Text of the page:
Between 1909 and 1925 (two years before he died) Walcott returned to the Burgess Shale every summer. Here, often accompanied by his wife and children, he quarried giant rock slabs from the quarry site and moved them down the steep slopes to the field camp below where he would unearth their fossil treasures. In total, Walcott shipped 65,000 specimens on 30,000 rock slabs to the Smithsonian Institution in Washington. His finds generated interest around the world at a time when tourism to the Canadian Rockies, thanks to the railway, was increasing.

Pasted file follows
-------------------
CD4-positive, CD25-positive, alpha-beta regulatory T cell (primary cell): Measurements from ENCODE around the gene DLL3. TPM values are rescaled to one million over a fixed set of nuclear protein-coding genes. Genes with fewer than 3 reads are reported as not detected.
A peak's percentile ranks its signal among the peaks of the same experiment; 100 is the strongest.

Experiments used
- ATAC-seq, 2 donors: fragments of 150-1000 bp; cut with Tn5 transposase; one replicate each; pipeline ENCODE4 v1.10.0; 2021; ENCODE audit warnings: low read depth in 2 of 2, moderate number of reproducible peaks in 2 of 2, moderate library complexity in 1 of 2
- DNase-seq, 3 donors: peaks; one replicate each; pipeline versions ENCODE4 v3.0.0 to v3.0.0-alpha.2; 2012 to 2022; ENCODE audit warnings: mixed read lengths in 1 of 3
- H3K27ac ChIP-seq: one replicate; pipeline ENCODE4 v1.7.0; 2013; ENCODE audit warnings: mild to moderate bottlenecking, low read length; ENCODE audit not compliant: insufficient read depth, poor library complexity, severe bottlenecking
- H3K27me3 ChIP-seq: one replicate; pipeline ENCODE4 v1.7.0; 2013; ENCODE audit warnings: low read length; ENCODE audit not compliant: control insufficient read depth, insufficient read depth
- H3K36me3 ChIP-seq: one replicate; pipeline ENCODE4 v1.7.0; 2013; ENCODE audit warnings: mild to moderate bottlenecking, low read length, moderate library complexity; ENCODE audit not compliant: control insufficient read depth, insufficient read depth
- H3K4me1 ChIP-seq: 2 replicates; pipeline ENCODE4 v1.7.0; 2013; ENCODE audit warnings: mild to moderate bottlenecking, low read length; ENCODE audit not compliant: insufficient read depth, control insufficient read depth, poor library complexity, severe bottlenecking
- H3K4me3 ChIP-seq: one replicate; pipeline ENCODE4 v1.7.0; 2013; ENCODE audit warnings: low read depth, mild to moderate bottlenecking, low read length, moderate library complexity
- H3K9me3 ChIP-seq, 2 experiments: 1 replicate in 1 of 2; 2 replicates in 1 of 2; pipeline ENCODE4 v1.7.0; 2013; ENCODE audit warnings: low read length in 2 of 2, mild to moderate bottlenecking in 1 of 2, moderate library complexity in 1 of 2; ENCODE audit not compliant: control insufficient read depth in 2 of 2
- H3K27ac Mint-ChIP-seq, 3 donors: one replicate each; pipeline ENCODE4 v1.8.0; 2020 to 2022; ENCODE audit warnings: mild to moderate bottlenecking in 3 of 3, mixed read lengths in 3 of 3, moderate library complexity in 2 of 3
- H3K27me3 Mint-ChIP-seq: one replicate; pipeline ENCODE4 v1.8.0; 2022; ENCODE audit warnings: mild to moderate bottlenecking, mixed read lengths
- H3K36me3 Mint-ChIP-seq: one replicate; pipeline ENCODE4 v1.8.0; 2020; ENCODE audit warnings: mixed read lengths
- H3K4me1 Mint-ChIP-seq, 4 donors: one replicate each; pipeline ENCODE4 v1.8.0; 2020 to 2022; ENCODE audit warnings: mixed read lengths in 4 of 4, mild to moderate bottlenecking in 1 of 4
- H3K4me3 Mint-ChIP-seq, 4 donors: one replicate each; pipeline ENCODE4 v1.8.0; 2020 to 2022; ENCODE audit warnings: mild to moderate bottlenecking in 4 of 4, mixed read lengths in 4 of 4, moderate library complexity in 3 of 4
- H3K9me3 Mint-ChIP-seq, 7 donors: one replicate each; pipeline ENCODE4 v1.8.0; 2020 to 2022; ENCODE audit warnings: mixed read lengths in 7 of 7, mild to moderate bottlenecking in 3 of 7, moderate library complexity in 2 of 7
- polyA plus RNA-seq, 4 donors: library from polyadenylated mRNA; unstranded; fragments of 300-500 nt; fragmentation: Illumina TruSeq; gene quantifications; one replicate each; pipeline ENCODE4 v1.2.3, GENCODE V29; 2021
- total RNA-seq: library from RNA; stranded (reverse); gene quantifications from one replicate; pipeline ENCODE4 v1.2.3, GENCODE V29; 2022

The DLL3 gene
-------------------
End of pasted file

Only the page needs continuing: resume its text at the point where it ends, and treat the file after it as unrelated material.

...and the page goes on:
A detailed account of Walcott’s work can be found in Discoveies